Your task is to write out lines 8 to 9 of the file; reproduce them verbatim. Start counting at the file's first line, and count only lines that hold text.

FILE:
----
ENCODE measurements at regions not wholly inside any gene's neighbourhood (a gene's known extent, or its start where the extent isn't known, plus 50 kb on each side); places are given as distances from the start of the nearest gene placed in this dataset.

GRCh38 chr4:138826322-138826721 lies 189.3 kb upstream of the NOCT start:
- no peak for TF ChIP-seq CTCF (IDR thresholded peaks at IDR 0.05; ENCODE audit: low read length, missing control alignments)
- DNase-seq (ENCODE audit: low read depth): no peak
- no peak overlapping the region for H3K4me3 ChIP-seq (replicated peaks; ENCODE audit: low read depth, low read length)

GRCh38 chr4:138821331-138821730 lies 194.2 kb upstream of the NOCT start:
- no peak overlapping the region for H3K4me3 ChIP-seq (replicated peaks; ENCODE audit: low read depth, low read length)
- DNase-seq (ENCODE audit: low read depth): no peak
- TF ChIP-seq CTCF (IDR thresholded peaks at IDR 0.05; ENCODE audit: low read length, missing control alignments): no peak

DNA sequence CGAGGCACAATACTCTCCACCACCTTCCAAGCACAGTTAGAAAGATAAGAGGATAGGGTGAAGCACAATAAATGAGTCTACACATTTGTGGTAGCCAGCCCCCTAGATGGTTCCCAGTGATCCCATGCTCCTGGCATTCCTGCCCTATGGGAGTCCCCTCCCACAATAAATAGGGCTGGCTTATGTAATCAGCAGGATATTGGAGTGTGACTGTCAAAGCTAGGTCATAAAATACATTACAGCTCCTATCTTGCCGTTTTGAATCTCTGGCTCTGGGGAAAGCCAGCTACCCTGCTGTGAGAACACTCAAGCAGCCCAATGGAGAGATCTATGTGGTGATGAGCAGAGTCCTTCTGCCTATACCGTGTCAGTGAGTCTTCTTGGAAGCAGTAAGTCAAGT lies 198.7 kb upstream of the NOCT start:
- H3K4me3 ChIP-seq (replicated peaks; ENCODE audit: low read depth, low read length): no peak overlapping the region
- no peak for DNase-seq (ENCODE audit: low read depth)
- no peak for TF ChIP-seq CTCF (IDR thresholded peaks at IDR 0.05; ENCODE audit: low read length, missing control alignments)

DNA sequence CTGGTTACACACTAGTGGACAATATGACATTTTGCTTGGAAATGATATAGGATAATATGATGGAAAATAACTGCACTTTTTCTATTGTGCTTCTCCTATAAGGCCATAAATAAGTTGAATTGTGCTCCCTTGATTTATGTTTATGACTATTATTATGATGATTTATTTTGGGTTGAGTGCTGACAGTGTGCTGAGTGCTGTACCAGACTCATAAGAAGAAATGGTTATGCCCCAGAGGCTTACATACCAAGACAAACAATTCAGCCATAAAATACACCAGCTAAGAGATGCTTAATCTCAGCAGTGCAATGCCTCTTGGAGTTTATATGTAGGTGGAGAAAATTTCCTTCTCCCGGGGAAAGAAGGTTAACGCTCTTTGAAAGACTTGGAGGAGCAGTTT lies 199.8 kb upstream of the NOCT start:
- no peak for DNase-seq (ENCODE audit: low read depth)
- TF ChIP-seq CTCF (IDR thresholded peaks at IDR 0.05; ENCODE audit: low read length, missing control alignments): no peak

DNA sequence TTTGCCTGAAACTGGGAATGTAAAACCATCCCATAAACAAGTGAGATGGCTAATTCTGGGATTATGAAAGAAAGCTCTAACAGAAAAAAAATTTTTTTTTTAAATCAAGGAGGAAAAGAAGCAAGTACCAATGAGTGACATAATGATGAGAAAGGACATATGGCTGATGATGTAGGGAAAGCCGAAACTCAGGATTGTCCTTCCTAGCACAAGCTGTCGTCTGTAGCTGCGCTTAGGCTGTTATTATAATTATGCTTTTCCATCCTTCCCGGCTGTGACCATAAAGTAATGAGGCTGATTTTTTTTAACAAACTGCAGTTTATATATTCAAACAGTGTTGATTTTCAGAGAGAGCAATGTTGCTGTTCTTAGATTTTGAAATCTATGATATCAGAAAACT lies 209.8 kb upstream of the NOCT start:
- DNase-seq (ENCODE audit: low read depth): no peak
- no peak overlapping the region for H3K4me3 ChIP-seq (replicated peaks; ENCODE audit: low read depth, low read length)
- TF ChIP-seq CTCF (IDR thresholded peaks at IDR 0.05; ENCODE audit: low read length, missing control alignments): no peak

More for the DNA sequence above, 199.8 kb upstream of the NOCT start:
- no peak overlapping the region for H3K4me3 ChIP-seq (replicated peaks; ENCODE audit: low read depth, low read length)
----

- DNase-seq (ENCODE audit: low read depth): no peak
- TF ChIP-seq CTCF (IDR thresholded peaks at IDR 0.05; ENCODE audit: low read length, missing control alignments): no peak